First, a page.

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U.S. pitches in to spruce up concrete barricades at embassy in Ottawa

Then-U.S. ambassador David Wilkins addresses a crowd outside the U.S. embassy in Ottawa in this 2005 file photo.

JIM YOUNG/JIm Young/Reuters

The United States is kicking in half a million dollars toward beautifying the ugly concrete barricades around its embassy in Ottawa.

The large concrete blocks cut off a lane of traffic on a stretch of Sussex Drive in the capital's popular ByWard Market neighbourhood.

They've been a bone of contention for businesses since they were put in place as an added security measure following the Sept. 11, 200,1 terrorist attacks on New York and Washington.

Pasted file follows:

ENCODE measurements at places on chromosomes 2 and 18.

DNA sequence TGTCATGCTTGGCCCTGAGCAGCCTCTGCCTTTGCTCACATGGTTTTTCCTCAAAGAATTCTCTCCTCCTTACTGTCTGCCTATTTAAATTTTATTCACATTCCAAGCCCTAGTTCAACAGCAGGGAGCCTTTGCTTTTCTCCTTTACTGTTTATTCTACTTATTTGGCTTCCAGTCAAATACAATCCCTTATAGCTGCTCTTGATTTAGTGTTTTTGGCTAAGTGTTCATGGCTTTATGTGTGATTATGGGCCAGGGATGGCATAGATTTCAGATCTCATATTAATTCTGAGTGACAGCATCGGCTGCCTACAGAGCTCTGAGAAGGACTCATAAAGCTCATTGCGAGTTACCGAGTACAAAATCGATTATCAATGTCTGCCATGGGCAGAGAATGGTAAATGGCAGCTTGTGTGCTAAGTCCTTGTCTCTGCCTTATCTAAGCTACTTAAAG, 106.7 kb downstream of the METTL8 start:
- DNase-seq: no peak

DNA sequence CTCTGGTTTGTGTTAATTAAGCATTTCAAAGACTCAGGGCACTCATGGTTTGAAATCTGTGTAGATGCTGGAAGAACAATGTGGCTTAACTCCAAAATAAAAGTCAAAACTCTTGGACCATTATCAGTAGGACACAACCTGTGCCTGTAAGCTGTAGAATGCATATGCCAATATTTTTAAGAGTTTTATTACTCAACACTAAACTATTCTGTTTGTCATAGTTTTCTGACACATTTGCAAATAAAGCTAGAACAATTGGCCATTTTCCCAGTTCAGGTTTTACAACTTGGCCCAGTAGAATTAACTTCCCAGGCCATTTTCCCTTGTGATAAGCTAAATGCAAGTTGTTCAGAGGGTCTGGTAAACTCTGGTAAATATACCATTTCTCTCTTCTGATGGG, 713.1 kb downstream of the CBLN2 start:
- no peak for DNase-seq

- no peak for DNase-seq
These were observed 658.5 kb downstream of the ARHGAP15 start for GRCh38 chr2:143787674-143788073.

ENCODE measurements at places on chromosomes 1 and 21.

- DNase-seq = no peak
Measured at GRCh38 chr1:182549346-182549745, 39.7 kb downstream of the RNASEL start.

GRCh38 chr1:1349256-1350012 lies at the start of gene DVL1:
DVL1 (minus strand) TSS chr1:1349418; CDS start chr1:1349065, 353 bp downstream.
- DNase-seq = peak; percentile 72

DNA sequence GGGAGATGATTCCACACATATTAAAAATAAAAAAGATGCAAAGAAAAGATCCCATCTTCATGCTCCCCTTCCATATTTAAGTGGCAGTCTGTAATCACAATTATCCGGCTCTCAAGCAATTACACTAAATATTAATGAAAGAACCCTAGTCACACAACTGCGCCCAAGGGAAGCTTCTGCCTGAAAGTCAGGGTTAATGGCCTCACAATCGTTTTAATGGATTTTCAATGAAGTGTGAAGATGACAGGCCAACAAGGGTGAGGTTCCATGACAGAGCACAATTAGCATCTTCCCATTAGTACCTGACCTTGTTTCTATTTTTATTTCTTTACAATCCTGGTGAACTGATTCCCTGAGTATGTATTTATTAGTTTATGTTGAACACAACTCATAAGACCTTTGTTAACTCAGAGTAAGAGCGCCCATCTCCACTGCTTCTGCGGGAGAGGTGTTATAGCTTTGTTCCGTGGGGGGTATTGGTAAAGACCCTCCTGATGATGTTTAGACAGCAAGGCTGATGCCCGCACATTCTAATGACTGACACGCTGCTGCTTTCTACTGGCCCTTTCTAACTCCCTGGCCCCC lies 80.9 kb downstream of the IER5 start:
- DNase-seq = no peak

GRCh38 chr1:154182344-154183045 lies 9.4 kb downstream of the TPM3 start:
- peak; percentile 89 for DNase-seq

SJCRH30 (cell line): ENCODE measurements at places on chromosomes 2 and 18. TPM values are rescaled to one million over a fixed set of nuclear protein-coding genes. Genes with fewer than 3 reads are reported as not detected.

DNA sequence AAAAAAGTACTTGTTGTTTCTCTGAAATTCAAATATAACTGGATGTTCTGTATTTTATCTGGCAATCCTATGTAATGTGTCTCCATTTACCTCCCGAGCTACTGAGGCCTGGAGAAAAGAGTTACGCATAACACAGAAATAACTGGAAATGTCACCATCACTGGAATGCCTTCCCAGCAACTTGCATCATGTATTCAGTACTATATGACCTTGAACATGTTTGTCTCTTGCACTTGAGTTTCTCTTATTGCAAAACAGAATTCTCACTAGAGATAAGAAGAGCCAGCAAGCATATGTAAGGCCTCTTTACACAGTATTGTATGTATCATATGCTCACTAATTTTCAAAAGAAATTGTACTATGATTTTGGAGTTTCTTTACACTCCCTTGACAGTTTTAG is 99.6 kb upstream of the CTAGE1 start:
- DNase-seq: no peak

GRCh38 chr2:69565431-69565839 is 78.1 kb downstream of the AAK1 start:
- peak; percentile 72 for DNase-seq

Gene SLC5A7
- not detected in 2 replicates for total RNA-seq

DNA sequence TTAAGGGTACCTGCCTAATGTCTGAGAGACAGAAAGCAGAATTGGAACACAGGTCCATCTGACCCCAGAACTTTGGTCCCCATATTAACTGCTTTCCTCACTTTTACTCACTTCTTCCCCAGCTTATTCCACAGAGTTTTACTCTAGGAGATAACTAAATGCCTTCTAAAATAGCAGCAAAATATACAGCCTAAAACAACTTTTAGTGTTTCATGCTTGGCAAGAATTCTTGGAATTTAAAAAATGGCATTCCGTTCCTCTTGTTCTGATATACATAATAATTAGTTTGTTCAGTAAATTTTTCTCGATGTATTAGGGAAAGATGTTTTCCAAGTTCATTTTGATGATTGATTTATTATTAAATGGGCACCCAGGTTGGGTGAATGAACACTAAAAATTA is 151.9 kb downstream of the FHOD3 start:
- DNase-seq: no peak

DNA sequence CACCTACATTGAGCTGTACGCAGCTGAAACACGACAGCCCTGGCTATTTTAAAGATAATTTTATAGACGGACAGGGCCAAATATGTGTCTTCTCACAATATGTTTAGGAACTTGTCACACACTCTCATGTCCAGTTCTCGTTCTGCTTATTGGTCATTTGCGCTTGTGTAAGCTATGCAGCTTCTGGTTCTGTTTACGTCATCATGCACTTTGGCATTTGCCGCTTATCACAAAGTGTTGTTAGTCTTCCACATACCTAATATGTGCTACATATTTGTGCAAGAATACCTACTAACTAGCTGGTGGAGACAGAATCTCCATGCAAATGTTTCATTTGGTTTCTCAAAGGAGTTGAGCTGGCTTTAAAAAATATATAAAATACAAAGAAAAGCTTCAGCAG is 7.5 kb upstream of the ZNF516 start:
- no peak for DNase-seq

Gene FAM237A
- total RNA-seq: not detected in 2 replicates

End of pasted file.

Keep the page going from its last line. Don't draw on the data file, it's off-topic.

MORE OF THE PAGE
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The barricades will be replaced with "visually pleasing" bollards that will still keep cars from approaching the gleaming fortress-like compound that sits in the heart of Ottawa's tourist district. The total cost of the project, which will include a new four-block bike path on Sussex Drive, is more than $3-million, with $2.5-million coming from the federal government's stimulus fund, and $125,000 from the city of Ottawa.

U.S. Ambassador David Jacobson says the new bollards will make his country better neighbours while meeting his government's security needs.

Mr. Jacobson began his posting to Ottawa last fall, and said he was not impressed with the barricades when he first laid eyes on them following a driving tour of Parliament Hill, the Rideau Falls and other sights in the capital.

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